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Career and Education Opportunities for Compensation / Benefits Specialists in Kansas

Kansas has a population of 2,818,747, which has grown by 4.85% over the past 10 years. Nicknamed the "Sunflower State," its capital is Topeka, though its most populous city is Wichita.

The national trend for compensation / benefits specialists sees this job pool growing by about 23.6% over the next eight years. Compensation / benefits specialists generally conduct programs of compensation and benefits and job analysis for employer.

Compensation / benefits specialists earn about $22 per hour or $47,370 annually on average in Kansas and about $25 per hour or $53,860 yearly on average nationally. Earnings for compensation / benefits specialists are not quite as good as earnings in the general category of Human Resources in Kansas and not quite as good as general Human Resources category earnings nationally. Jobs in this field include: contracts specialist, wage and salary specialist, and compensation specialist.

In 2008, there were a total of 1,875,134 jobs in Kansas. The average annual income was $38,886 in 2008, up from $37,414 in 2007. The unemployment rate in Kansas was 6.7% in 2009, which has grown by 2.3% since the previous year. Approximately 25.8% of Kansas residents have college degrees, which is higher than the national average.

The top industries in Kansas include machinery, equipment, and supplies merchant wholesalers, mineral wool manufacturing, and medical laboratories. Notable tourist destinations include the Kansas Aviation Museum, the Indian Center Museum & Gift Shop, and the Great Plains Transportation Museum.

CITIES WITH Compensation / Benefits Specialist OPPORTUNITIES IN Kansas


JOB DESCRIPTION: Compensation / Benefits Specialist

In general, compensation / benefits specialists conduct programs of compensation and benefits and job analysis for employer. They also may specialize in specific areas.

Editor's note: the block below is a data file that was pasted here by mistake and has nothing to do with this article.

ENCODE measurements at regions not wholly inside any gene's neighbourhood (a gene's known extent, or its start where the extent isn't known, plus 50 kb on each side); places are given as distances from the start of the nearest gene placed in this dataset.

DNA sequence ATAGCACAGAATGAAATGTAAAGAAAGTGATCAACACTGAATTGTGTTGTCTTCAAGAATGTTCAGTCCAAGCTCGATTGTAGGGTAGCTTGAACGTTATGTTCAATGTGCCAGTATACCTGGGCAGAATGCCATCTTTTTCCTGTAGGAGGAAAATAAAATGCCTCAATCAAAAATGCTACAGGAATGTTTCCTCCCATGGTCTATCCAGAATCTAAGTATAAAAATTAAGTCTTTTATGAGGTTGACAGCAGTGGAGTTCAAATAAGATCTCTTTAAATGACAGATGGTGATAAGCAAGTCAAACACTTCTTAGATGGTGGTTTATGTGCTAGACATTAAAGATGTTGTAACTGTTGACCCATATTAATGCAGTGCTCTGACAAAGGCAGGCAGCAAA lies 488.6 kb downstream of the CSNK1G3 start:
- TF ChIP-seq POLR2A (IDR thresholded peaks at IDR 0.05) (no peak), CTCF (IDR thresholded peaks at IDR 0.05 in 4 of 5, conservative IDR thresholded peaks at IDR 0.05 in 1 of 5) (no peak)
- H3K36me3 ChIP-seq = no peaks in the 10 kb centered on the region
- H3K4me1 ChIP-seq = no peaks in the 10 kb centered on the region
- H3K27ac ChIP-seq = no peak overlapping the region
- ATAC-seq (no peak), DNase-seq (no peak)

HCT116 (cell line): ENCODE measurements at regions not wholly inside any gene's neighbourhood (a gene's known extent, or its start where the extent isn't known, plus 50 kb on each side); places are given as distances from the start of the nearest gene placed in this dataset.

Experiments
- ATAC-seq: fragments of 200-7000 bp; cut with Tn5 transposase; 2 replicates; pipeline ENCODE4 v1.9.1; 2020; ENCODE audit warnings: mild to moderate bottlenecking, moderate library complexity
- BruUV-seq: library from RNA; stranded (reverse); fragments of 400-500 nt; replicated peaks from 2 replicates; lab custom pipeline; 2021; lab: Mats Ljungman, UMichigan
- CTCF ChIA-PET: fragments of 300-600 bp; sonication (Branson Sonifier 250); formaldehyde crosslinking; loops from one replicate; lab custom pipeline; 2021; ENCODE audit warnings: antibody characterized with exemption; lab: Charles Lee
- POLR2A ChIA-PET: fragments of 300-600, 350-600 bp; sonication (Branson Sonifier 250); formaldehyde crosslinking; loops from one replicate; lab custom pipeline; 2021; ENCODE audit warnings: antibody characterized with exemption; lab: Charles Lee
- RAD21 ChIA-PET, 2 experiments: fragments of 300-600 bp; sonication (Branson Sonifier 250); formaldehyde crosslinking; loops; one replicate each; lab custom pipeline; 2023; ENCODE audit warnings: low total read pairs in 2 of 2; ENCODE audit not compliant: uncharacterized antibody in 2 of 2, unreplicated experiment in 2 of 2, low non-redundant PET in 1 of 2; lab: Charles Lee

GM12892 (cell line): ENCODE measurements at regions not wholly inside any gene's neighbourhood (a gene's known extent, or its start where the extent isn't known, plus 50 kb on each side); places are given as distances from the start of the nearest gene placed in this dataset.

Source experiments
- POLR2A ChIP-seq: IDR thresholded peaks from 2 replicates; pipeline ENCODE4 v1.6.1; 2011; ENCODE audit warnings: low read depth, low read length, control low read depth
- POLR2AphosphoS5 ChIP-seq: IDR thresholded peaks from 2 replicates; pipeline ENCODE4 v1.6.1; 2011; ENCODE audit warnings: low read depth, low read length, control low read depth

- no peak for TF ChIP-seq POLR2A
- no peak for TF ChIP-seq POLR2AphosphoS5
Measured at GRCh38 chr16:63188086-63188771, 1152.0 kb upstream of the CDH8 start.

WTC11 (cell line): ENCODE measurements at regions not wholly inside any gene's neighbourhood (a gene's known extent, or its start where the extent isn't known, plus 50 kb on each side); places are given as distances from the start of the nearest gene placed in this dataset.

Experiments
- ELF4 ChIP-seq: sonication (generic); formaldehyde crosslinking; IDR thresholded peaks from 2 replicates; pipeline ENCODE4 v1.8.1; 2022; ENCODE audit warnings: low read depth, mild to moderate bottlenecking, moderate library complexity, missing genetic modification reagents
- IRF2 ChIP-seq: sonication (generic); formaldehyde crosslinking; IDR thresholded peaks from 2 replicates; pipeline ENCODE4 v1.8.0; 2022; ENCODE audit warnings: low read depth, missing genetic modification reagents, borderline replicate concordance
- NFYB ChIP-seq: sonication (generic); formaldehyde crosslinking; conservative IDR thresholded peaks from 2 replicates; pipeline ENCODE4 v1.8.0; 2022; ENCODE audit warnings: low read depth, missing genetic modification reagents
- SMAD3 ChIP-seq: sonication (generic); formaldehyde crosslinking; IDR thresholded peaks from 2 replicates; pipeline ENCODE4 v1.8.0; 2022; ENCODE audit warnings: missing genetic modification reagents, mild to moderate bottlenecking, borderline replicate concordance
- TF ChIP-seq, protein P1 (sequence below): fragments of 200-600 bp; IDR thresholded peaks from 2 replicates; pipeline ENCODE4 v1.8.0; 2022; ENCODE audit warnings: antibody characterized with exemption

Every day, compensation / benefits specialists are expected to be able to listen to and understand others in meetings. They need to articulate ideas and problems. It is also important that they think through problems and come up with general rules.

Similar jobs with educational opportunities in Kansas include:

  • Employment Coordinator. Interview job applicants and refer them to prospective employers for consideration. Search application files, notify selected applicants of job openings, and refer qualified applicants to prospective employers. Contact employers to verify referral results. Record and evaluate various pertinent data.
  • Employment Recruiter. Seek out, interview, and screen applicants to fill existing and future job openings and promote career opportunities within an organization.
  • Job Training Specialist. Conduct training and development programs for employees.

LOCATION INFORMATION: Kansas

Kansas
Kansas photo by Edwin Olson

Kansas has a population of 2,818,747, which has grown by 4.85% over the past 10 years. Nicknamed the "Sunflower State," its capital is Topeka, though its biggest city is Wichita. In 2008, there were a total of 1,875,134 jobs in Kansas. The average annual income was $38,886 in 2008, up from $37,414 in 2007. The unemployment rate in Kansas was 6.7% in 2009, which has grown by 2.3% since the previous year. Approximately 25.8% of Kansas residents have college degrees, which is higher than the national average.

The top industries in Kansas include machinery, equipment, and supplies merchant wholesalers, mineral wool manufacturing, and medical laboratories. Notable tourist destinations include the Exploration Place, the Indian Center Museum & Gift Shop, and the Great Plains Nature Center.